Going Their Own Way

Why is Fleetwood Mac the least influential great band ever?

Chemistry that can’t be copied

Has there ever been a less-influential great band than Fleetwood Mac? The three albums they’ve just reissued in expanded form made them international stars in the 1970s and 1980s. Rumours (Warner Bros., 1977) is one of the best-selling records ever, recently certified at 19 million copies and counting in the United States; Fleetwood Mac (Reprise, 1975) and Tusk (Warner Bros., 1979) went multiplatinum, too. “Landslide,” “Never Going Back Again,” and ” Dreams“have been radio staples for decades. And yet almost nobody has tried ripping off Fleetwood Mac’s basic sound and style—even unsuccessfully. Dozens of hit records have been derived from Led Zeppelin and Shania Twain and Michael Jackson; the only Fleetwood Mac pastiche that comes to mind is the Magnetic Fields’$2 1999 joke “No One Will Ever Love You.” Bonnie Tyler and Courtney Love have tried to evoke the white-winged-dove essence of singer Stevie Nicks—but Stevie Nicks is not the same thing as Fleetwood Mac.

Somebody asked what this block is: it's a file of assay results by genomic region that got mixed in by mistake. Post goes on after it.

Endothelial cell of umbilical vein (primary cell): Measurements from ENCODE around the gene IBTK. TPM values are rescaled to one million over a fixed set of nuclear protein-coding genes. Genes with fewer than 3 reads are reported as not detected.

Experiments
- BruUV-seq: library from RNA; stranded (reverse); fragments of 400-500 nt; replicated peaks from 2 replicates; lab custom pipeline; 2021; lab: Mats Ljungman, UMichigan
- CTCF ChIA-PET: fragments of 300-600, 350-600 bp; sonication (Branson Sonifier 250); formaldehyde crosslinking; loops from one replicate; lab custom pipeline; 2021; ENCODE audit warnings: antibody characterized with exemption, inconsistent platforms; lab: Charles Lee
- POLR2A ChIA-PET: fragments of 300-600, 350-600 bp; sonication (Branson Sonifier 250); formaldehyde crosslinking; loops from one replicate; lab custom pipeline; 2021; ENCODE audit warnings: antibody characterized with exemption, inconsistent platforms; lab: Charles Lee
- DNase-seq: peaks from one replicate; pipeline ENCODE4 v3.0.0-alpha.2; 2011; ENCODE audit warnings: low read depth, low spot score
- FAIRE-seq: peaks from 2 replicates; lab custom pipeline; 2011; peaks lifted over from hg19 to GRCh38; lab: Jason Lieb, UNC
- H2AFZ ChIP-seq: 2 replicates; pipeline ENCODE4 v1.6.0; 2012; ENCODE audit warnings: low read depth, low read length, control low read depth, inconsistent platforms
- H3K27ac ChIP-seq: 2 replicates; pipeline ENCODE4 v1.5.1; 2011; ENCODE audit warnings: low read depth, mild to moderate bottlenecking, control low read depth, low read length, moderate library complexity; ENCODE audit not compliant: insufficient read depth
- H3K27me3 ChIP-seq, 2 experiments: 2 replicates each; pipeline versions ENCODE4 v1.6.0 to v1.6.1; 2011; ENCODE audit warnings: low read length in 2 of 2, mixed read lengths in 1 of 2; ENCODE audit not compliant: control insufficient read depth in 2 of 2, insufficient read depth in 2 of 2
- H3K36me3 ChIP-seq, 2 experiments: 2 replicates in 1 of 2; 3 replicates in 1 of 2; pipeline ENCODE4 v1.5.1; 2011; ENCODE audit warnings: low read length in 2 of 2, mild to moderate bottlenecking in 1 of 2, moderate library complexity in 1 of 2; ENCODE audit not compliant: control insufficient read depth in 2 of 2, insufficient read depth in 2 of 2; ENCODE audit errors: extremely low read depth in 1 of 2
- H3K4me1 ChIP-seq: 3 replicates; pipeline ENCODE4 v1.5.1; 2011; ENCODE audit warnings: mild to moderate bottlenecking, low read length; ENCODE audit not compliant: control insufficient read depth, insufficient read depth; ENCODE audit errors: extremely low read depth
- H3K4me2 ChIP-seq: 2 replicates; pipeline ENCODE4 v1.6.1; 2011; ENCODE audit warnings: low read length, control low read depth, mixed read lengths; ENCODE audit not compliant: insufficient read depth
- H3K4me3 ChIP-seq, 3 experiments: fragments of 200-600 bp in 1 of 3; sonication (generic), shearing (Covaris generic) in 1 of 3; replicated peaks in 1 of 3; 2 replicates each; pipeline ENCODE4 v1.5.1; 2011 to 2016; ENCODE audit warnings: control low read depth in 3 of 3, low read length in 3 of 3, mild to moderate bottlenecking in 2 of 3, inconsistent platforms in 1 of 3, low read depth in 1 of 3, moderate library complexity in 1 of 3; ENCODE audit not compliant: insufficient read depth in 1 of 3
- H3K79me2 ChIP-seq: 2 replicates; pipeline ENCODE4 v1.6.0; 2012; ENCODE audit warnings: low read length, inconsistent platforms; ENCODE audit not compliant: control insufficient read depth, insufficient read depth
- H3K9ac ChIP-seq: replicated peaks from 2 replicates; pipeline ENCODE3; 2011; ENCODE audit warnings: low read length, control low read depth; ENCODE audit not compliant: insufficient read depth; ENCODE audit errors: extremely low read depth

And that’s part of the problem in trying to imitate them. In the late-’70s period documented by these reissues, the band had three front-people—Nicks, Lindsey Buckingham, and Christine McVie—who individually wrote and sang major hits, an almost impossible feat. (The only other group to have done anything like this in the past 20 years was the Traveling Wilburys—more an all-star joke than a real group.)

What really made these three albums tick, though—and made their sound basically irreproducible—was that late-’70s Fleetwood Mac was an improbable balancing act, powered by internal conflicts and bizarre chemistry. I don’t mean the infamous intraband heartbreak (Christine and bassist John McVie, Nicks and Buckingham, and drummer Mick Fleetwood and his wife all split up before Rumours) or their massive drug intake, but their griffin-like hybrid of pop traditions. A California-to-the-core studio obsessive with a permanent case of the jitters (Buckingham), a dreamy mystical type with a gift for ornate, languorous melodies (Nicks), and a veteran British rhythm section with roots in raw electric blues (Fleetwood and the McVies): Try faking that combination.